Patience. Give it a moment of your time. You need a break from your lightning paced life. Breath in. Hold it. Breath out. Repeat three times. Now that you’ve fed your brain a healthy dose of oxygen, feed your head a healthy dose of ambient beats courtesy of Jon Hopkins, pianist, composer, self-taught producer. At once his compositions soothe and haunt. Audio rorschach tests, you hear what you are, where you are, where you want to be. Hopkins merely holds a mirror up to your soul—you decide what it means. The break down at the end of this track signaling a break from tranquility, or a break for lunch. Me? I’m always up for the latter.
Amazing it’s been six years since The Notwist’s break-through album, Neon Golden. Time flies. And in the meantime, these Bavarian boys have kept busy bloodying their fingers in a variety of pies like 13 & God, Lali Puna, and Ms. John Soda to name a few. The Devil, You + Me, their sixth album (out domestically today) in twenty, yep, twenty, years, opens with this solid, extremely listenable track, “Good Lies,” in which Ascher, in his signature casual delivery, sings this platonic refrain: “Let’s just imitate the real until we find a better one.” If you enjoy gentle melodies flavored with large dollops of electronic gadgetry and a sprinkling of orchestral arrangements, then you won’t likely find anything much better than this. The last offering here is another fruitful pairing of The Notwist with a member of Oakland’s hip-hop collective, Anticon.
An interesting tidbit about Mr. Ferree to start things off, he’s Domino’s first American worldwide signing. Meaning, I guess, that Domino’s British mothership is finally warming to the American music scene. And Benjy Ferree’s got a solid, old fashioned, back porch, red, white and blue sound running through his songs. I can almost hear someone blowing into a moonshine jug in “Why Bother,” and a washboard player would fit in just as well. “Private Honeymoon” waltzes along nicely with the sounds of the West Coast’s neu-folk folks. Ah, it’s probably the playful, beatles-esque romp “In The Countryside” that’s got the label giving Benjy the green light for worldwide domino-ation. His tour of the Midwest and East Coast starts tomorrow with the Archie Bronson Outfit.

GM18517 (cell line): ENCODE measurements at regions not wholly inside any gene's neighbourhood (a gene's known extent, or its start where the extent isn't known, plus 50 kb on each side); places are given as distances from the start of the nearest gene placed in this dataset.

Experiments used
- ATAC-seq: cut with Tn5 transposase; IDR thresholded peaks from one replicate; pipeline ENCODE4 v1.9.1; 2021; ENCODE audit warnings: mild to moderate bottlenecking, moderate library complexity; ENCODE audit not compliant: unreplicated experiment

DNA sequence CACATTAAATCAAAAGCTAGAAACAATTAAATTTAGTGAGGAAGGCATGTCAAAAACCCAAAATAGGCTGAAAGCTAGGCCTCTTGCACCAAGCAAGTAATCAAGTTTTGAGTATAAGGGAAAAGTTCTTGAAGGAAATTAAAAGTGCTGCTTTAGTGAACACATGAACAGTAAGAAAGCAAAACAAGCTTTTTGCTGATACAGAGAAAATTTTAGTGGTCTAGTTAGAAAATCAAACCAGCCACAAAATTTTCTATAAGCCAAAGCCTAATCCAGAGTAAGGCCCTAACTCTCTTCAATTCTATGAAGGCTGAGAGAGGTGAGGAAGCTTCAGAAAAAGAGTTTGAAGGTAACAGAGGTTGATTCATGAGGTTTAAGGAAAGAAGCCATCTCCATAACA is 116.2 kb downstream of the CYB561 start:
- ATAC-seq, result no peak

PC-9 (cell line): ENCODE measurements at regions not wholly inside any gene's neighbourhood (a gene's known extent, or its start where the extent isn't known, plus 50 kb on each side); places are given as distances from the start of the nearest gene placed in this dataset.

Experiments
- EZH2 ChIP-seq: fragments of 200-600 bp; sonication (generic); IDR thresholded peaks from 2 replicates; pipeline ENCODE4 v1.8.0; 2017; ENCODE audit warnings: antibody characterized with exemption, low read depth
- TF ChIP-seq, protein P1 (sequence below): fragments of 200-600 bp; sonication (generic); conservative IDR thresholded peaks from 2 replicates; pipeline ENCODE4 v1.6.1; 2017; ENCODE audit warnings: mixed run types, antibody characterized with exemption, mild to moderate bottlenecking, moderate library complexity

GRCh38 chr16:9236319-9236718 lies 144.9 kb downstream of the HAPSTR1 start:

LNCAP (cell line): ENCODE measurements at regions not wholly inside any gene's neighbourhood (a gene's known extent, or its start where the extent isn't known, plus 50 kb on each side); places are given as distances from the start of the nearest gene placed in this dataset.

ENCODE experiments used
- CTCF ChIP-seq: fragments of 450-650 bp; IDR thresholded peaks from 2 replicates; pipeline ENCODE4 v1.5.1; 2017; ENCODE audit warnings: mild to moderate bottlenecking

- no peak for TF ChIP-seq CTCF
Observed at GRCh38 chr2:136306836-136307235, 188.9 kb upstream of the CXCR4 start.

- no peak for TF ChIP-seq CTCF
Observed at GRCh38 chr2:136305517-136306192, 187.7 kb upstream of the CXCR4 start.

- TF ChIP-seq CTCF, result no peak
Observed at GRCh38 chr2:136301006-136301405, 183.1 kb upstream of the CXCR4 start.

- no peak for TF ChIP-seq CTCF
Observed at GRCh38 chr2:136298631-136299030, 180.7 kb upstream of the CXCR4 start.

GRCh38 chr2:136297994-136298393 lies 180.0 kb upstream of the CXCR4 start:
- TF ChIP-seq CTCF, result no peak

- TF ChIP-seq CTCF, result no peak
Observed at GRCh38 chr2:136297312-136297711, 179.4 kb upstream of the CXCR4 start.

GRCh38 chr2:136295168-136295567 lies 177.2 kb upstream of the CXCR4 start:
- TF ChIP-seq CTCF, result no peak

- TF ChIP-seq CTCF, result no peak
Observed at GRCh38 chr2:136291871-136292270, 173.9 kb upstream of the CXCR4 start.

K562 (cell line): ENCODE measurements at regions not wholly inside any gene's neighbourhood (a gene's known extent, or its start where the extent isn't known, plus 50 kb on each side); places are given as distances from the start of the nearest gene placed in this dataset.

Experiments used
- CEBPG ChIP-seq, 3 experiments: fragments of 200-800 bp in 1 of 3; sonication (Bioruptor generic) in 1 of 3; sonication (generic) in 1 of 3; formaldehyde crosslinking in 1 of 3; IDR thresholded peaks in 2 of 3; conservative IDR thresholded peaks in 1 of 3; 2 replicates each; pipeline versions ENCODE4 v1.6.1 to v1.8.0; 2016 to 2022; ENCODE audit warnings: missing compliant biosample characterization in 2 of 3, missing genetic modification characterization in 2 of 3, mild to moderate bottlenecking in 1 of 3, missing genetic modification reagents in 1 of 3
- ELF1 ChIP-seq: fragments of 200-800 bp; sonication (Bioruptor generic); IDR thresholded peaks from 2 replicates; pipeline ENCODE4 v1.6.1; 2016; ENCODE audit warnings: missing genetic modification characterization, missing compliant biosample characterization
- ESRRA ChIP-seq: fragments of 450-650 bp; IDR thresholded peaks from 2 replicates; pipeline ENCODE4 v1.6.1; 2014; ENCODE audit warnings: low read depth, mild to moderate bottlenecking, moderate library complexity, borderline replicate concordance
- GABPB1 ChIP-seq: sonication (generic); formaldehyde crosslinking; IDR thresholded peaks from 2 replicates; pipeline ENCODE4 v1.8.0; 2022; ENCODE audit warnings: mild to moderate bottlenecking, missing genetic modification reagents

We like to keep this main column on 3hive filled exclusively with brand, spanking new posts. But in this case we’ll make an exception. You see, Psapp (pronounced “sap,” fyi) was one of the very first posts to this site and we’ve carefully followed their progress. Galia Durant and Carim Clasmann, aka Psapp, are consistently one of 3hive’s most popular artists due, in large part, to Grey’s Anatomy fans searching for their song “Cosy in the Rocket.” The good folks at Domino have released THREE new MP3s, two from the new album The Only Thing I Ever Wanted, and one, “Wet Box,” which is a vinyl only b-side on their UK release. “Wet Box” is a more playful song, along the lines of their first Melodic tracks, filled with “anything that’s silly and uses stupid noises” (the band’s words). The album tracks work in Galia’s sultry vocals, for a feel that snuggles right up to “Cosy in the Rocket.” So get downloading, because you never know how long these links will last, and hit their e-card for details on their upcoming North American tour dates with Juana Molina and JosÃ© GonzÃ¡lez.
Hi [MP3, 3.6MB, 128kbps]
Tricycle [MP3, 2.6MB, 128kbps]
Wet Box [MP3, 2.8MB, 128kbps]
Original post: 02/23/04
Sounding like the best eclectic electronic comp since 2002’s Six Records Breaks Your Heart Again. The first track, “Difficult,” is from that comp, Tracks for Horses. The second track, “Dad’s Breakdown,” isn’t as strong, but fun nonetheless. They’re super lo-fi MP3s, Melodic’s definitely not showing much of their hand, but damn, can they pick ’em! Check out labelmate Pedro as well…
(A reminder: Tune in tonight at 10pm PST to hear Mark from Music.For-Robots and myself go mano a mano for what’s sure to be fine musical joust.)